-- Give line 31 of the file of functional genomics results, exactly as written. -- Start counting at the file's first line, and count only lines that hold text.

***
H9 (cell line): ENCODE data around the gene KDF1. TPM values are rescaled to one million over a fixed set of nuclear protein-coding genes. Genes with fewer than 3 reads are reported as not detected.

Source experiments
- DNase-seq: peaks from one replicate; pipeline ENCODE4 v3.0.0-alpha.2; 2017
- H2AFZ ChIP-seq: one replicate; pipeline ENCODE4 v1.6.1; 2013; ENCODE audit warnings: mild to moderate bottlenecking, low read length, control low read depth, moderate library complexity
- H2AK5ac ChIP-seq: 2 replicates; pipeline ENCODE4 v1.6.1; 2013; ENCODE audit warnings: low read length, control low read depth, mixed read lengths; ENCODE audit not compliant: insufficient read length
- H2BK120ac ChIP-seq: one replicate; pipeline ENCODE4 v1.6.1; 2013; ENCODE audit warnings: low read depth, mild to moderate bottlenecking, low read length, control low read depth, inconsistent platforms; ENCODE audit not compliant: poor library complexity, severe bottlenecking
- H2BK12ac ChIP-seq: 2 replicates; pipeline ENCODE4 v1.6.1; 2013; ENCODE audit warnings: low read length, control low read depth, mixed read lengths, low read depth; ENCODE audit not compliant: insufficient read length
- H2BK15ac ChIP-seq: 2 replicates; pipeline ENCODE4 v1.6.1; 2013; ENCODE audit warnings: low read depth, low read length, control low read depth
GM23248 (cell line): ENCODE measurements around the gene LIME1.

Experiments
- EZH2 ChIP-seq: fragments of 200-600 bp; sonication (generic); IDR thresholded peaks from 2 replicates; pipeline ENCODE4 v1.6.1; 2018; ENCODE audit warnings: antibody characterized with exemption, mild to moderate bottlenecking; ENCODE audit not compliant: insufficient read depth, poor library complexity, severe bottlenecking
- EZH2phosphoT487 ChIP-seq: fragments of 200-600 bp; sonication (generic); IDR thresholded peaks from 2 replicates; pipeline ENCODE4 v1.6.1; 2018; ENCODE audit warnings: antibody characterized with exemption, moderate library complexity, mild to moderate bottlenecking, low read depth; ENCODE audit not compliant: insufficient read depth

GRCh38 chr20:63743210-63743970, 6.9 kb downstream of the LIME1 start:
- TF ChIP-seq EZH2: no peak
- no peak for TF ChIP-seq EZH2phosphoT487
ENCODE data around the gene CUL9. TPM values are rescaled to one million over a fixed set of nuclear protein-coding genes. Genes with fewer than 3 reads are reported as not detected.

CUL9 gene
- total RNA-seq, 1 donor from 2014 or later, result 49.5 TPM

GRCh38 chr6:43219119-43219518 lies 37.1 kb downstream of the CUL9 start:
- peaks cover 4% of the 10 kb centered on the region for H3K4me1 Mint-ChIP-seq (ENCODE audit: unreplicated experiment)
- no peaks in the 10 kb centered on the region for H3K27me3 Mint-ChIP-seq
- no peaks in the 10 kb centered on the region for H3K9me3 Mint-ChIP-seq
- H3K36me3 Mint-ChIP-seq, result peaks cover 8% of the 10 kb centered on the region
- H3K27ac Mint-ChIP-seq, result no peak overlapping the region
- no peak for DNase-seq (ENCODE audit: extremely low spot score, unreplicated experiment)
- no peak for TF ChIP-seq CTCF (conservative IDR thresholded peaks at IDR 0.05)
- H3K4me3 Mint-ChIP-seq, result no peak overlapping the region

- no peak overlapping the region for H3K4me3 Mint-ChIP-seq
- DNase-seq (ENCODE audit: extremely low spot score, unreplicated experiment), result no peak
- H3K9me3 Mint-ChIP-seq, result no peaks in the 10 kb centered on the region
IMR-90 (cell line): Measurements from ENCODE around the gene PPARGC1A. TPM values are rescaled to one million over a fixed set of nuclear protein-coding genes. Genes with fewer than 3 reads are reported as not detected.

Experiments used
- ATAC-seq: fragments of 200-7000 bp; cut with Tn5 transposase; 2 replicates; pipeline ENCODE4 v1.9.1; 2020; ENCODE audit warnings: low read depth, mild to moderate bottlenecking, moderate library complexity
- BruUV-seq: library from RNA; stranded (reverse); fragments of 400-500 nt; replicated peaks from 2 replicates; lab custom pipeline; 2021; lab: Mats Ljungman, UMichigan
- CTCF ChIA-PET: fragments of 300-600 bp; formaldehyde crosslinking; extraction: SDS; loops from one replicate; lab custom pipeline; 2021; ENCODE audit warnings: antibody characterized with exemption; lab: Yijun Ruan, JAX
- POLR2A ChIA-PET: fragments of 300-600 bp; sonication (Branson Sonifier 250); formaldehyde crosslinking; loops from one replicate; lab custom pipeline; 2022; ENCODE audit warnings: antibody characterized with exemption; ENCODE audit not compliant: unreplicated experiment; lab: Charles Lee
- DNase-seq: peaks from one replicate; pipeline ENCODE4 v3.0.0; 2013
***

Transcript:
IMR-90 (cell line): Measurements from ENCODE around the gene PPARGC1A. TPM values are rescaled to one million over a fixed set of nuclear protein-coding genes. Genes with fewer than 3 reads are reported as not detected.